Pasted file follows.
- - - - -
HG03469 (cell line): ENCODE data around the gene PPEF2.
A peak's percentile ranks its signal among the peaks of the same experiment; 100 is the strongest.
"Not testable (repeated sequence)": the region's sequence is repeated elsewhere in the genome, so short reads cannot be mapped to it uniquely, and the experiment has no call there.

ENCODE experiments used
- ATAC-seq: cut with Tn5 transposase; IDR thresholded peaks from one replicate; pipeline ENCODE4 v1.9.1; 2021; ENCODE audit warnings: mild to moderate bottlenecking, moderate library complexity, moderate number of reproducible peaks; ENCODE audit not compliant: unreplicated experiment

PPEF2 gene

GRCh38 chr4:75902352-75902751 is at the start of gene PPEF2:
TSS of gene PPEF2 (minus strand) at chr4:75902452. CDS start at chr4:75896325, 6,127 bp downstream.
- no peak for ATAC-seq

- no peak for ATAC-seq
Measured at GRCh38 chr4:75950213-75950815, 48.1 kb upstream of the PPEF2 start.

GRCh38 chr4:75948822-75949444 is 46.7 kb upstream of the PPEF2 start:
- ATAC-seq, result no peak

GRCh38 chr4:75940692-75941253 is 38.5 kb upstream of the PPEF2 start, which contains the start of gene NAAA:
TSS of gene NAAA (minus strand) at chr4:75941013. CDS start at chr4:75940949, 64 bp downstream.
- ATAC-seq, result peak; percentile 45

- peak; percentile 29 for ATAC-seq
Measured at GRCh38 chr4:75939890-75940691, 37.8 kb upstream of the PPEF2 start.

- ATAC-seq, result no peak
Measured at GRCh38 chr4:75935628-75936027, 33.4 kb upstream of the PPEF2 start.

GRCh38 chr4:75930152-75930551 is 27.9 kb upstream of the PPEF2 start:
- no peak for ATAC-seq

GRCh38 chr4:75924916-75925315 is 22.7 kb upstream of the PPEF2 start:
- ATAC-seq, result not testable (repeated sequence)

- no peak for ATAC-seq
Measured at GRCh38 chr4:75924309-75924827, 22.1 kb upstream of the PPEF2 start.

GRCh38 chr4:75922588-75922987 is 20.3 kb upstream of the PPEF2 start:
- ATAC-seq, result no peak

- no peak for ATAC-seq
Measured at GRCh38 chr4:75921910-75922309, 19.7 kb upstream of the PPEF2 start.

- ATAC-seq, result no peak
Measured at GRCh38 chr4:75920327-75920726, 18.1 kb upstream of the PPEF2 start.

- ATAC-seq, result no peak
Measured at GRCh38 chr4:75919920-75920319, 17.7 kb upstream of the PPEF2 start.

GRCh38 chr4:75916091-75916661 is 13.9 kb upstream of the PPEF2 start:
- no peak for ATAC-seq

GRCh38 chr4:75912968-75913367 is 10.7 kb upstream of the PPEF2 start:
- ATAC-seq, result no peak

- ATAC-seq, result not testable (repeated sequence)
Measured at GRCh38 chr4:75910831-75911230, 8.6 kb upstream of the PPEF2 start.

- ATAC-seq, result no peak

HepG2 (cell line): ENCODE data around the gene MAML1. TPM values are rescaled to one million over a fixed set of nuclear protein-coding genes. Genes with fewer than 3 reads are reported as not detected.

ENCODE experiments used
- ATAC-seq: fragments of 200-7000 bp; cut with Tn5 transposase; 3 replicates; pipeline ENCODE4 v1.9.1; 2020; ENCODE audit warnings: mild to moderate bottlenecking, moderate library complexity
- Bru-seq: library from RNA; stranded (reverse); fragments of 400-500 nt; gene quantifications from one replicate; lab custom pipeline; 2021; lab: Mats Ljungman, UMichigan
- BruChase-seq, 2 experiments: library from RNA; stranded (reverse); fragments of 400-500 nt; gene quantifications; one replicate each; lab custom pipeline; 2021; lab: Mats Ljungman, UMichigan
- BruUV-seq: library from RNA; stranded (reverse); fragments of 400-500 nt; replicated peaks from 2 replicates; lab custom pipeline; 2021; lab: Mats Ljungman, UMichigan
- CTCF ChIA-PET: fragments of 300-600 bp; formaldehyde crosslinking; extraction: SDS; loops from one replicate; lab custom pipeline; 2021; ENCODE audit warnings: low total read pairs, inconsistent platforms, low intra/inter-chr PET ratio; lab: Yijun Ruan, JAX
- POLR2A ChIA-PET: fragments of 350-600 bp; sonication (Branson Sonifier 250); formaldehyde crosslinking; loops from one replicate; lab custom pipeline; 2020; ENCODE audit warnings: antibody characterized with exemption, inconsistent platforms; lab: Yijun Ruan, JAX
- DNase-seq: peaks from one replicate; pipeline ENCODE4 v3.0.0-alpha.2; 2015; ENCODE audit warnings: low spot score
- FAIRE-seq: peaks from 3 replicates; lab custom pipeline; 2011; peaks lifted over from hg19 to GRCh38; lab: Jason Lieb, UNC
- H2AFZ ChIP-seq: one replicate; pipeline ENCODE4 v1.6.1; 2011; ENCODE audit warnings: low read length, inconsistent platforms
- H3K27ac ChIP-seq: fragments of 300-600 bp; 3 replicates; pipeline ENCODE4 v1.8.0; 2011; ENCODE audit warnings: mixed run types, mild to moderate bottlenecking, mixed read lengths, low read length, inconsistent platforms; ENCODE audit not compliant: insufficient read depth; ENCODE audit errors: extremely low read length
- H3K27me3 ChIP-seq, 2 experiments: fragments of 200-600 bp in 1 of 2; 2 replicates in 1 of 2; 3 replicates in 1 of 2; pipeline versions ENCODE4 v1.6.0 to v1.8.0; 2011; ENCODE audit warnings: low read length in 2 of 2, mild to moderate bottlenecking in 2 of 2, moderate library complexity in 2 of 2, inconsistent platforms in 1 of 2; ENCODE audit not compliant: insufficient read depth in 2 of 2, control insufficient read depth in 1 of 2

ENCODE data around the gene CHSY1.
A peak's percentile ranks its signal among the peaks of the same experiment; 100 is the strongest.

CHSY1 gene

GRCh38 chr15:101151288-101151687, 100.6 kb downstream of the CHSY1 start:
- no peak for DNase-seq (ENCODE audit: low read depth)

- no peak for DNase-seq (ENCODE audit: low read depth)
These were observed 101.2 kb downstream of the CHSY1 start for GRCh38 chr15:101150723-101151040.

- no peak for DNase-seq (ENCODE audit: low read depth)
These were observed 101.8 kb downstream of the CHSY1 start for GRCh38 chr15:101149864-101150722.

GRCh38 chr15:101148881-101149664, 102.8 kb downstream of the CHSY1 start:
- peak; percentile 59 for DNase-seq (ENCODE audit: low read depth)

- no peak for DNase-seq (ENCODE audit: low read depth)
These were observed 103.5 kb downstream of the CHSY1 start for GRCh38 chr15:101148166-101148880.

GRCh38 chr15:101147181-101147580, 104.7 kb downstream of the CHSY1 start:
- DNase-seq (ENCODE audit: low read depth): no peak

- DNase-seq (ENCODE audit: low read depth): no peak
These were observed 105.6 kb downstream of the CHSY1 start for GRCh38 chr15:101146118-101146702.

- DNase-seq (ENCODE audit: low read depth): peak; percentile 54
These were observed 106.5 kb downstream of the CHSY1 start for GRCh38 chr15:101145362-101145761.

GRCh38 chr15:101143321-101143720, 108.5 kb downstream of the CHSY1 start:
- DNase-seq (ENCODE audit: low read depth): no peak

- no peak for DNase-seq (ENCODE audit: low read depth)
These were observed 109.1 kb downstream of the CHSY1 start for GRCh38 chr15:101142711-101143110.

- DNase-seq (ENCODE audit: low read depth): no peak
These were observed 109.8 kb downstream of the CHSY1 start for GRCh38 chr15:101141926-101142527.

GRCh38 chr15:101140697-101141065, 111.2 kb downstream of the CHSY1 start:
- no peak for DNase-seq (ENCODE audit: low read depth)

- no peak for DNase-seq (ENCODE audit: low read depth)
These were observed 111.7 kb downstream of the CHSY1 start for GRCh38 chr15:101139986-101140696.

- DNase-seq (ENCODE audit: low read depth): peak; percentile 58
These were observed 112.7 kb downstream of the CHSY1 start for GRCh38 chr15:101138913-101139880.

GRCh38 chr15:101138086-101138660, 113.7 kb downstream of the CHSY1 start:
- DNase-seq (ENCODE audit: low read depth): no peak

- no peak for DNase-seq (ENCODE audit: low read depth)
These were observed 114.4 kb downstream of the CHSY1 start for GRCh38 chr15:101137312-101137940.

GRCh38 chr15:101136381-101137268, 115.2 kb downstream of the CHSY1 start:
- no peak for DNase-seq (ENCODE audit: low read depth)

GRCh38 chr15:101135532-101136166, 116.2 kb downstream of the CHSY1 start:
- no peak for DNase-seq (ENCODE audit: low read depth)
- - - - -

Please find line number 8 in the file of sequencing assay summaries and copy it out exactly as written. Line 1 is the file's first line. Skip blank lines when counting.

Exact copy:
TSS of gene PPEF2 (minus strand) at chr4:75902452. CDS start at chr4:75896325, 6,127 bp downstream.